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Ann Haynes, PTA
Managing Lymphedema
La Plata Physical Therapy, Inc.
. http://laplatapt.com/

Managing Lymphedema

Lymphedema is a chronic and incurable condition commonly associated with cancer. The most common cause of this condition is breast cancer and the National Cancer Institute reports 50-70% of Lymphedema cases develop after axillary treatment.

Even though cancer is the most common cause of Lymphedema it may also be caused by trauma, infection, chronic venous insufficiency, obesity, or self-induced as well as Primary Lymphedema, which is congenital.

Lymphedema may be incurable, but it is manageable. Early diagnosis and treatment are the keys to the successful management of Lymphedema. Things to look for if you are in the high-risk category are discomfort such as heaviness or achiness, skin changes, loss of anatomical contours and squaring of toes.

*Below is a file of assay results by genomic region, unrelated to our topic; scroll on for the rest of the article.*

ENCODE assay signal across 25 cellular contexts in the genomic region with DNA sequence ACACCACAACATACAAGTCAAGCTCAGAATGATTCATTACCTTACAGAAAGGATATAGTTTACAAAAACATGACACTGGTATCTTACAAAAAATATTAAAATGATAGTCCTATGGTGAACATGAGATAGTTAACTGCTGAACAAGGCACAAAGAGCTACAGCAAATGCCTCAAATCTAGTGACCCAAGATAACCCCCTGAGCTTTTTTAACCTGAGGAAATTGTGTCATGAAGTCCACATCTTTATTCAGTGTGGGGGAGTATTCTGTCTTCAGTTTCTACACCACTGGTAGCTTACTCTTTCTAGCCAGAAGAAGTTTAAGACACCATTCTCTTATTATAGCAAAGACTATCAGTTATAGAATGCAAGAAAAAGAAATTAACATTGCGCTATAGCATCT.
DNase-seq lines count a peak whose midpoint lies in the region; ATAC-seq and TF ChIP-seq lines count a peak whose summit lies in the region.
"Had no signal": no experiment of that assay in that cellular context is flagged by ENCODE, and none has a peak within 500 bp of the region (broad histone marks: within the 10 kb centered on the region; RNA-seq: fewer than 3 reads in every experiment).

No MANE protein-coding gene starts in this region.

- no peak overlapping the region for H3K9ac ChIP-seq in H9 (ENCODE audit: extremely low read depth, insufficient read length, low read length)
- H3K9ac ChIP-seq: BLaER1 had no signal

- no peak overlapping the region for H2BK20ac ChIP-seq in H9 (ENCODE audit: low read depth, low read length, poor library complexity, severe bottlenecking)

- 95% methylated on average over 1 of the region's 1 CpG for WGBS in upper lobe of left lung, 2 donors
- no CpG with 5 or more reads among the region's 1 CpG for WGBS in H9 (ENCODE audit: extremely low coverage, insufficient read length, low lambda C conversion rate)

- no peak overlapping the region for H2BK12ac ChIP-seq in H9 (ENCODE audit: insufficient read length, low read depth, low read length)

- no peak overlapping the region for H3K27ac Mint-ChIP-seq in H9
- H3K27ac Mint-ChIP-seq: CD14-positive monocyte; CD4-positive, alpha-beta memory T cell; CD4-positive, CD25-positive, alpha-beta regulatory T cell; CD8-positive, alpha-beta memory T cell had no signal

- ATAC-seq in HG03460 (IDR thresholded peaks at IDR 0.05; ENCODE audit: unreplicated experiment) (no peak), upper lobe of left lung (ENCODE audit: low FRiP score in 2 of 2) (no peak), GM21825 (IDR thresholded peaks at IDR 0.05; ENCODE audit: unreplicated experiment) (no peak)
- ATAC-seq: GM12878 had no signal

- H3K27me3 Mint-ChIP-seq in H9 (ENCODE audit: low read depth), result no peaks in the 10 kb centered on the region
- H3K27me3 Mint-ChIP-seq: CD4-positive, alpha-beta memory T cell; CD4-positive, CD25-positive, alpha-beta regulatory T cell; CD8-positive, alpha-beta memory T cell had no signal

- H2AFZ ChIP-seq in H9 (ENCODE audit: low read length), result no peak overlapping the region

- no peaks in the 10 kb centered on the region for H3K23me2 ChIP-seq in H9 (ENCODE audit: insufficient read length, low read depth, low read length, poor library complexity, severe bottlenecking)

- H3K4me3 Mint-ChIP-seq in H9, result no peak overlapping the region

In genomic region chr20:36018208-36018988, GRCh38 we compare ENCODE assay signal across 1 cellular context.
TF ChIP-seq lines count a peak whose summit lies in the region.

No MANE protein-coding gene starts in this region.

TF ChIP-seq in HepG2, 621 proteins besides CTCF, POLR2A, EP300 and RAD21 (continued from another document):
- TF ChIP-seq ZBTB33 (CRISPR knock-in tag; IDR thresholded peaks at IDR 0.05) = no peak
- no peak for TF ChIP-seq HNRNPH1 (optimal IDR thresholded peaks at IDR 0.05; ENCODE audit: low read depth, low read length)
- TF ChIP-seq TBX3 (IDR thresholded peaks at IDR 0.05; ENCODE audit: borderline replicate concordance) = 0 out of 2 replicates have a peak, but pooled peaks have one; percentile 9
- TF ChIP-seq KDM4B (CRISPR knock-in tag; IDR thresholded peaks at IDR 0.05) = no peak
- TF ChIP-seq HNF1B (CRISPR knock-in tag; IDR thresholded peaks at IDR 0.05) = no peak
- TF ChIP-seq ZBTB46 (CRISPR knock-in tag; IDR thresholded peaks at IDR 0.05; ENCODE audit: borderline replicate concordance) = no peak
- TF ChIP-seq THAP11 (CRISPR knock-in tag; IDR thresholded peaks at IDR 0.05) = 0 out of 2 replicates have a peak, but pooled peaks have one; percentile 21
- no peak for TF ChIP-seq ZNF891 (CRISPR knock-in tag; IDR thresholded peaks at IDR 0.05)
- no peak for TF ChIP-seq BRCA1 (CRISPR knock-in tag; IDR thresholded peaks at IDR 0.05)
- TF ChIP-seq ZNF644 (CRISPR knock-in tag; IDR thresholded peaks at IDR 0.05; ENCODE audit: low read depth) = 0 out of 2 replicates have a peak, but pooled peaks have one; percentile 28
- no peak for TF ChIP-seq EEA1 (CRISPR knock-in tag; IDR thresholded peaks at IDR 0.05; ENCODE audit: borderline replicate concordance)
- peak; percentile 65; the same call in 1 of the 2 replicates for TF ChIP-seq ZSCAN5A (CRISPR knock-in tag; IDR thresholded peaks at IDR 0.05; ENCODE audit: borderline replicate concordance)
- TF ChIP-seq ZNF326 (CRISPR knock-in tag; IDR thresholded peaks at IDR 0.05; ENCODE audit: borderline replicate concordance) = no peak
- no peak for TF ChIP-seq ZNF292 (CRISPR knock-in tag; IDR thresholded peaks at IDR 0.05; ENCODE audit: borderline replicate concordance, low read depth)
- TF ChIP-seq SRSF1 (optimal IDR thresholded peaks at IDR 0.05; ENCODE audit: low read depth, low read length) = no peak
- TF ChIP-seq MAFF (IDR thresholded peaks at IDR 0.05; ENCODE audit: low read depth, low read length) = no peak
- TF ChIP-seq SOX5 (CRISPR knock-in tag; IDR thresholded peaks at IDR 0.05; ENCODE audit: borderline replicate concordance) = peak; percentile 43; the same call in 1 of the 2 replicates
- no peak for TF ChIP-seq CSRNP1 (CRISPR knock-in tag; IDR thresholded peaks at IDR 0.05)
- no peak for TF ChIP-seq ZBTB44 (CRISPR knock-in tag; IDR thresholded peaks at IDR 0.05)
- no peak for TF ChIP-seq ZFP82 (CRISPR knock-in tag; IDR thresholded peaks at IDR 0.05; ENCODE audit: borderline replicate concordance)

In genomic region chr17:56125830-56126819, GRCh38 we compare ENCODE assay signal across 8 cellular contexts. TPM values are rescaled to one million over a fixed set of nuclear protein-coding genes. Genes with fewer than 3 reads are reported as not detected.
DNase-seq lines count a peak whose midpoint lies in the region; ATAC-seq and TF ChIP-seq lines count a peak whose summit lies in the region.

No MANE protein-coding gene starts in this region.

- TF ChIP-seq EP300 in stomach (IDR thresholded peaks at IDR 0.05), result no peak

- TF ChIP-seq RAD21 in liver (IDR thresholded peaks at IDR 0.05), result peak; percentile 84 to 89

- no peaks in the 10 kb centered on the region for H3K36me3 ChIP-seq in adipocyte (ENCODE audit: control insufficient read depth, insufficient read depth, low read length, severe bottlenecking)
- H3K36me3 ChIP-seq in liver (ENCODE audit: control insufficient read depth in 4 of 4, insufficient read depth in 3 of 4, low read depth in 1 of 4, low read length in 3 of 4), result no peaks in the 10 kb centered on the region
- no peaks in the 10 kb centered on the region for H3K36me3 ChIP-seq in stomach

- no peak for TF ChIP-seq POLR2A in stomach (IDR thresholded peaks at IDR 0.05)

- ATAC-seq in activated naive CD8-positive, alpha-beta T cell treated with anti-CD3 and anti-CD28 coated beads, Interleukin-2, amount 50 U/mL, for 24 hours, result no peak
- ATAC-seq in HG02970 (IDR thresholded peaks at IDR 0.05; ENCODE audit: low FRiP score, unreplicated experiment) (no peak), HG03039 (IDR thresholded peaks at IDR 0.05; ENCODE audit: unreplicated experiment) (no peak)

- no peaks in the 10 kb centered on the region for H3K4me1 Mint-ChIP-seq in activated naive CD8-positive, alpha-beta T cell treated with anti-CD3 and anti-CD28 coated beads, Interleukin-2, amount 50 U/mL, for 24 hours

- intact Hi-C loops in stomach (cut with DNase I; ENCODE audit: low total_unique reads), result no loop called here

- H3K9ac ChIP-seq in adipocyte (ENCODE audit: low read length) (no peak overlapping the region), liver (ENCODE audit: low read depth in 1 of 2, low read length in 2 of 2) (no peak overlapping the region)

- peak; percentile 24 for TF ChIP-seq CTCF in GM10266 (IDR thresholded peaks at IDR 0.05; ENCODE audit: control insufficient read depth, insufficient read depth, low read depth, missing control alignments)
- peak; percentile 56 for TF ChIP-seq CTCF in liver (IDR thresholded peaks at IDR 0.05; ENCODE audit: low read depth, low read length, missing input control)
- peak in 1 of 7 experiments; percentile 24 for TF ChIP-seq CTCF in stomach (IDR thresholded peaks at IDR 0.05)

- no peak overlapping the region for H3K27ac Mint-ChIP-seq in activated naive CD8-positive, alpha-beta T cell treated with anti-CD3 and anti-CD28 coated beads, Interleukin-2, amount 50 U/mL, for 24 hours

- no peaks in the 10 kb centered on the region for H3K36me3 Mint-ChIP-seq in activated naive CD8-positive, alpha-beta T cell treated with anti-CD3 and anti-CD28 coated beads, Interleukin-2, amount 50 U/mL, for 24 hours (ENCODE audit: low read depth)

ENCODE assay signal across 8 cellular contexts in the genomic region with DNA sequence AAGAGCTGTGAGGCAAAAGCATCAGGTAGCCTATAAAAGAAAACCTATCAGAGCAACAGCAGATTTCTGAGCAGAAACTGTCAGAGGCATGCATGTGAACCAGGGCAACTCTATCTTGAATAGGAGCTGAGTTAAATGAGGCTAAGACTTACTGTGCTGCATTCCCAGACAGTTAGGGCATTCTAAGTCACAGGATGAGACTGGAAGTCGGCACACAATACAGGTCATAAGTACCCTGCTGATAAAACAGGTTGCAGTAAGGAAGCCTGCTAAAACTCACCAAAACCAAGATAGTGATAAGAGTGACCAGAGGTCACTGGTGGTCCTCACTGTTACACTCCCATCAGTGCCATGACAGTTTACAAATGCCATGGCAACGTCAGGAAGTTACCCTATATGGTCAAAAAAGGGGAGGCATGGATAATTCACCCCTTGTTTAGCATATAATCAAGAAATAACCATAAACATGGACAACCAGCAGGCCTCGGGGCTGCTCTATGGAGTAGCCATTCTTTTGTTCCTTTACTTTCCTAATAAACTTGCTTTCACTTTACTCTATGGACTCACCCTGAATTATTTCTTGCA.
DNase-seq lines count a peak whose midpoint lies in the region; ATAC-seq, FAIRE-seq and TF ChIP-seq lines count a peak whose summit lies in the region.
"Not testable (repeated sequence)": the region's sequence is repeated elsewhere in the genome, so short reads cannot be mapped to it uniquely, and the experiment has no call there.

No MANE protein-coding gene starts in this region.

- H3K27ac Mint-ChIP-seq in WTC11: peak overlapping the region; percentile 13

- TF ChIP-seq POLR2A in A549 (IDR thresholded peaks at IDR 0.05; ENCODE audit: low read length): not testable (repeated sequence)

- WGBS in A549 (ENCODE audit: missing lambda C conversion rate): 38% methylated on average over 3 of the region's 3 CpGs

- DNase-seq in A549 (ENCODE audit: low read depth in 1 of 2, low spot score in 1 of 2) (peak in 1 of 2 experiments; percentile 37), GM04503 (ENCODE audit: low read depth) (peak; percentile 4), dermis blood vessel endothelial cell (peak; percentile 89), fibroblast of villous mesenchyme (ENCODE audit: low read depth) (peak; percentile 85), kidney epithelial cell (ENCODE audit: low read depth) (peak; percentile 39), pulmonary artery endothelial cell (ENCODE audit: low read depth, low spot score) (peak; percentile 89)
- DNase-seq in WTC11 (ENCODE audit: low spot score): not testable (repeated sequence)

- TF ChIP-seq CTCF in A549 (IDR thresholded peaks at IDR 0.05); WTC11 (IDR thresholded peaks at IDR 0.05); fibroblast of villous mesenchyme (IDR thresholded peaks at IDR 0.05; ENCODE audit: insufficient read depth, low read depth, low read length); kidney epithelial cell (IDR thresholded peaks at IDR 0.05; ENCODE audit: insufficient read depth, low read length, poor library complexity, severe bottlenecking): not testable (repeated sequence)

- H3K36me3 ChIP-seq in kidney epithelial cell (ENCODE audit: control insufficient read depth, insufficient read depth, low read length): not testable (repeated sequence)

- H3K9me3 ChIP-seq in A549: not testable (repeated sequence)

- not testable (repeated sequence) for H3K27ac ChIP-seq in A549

Symptoms can be slow or rapid but are normally progressive. If symptoms are present, notify your doctor. Once diagnosed, treatment can begin. Treatment with a certified lymphedema therapist consists of manual lymph drainage (MLD), compression bandaging, remedial exercises and education. Goals/Benefits of the treatment of lymphedema consist of decreased limb size/weight, increased mobility, decreased risk of deep vein thrombosis, less risk and overall comfort. Once the goals are reached, self-care/maintenance continues.

The maintenance phase consists of wearing compression garments, performing self-MLD, possible self-bandaging for night, skin/nail care and exercise and resources such as pumps. Pumps would normally take the place of self-MLD during the maintenance phase. Maintenance is critical as reductions gained during treatment may be lost.

Treatment is imperative. Early identification and treatment can help people suffering from lymphedema maintain their quality of life. Lymphedema treatment is covered under Medicare, most managed care organizations, and most private commercial carriers.

Informational resources available regarding lymphedema include National Lymphedema Network (http://www.lymphnet.org), National Cancer Institute (http://cancer.gov/cancertopics/pdq/supportivecare/lymphedema), and City of Hope Lymphedema Foundation, Inc. (http://lymphedemacircleofhope.org).

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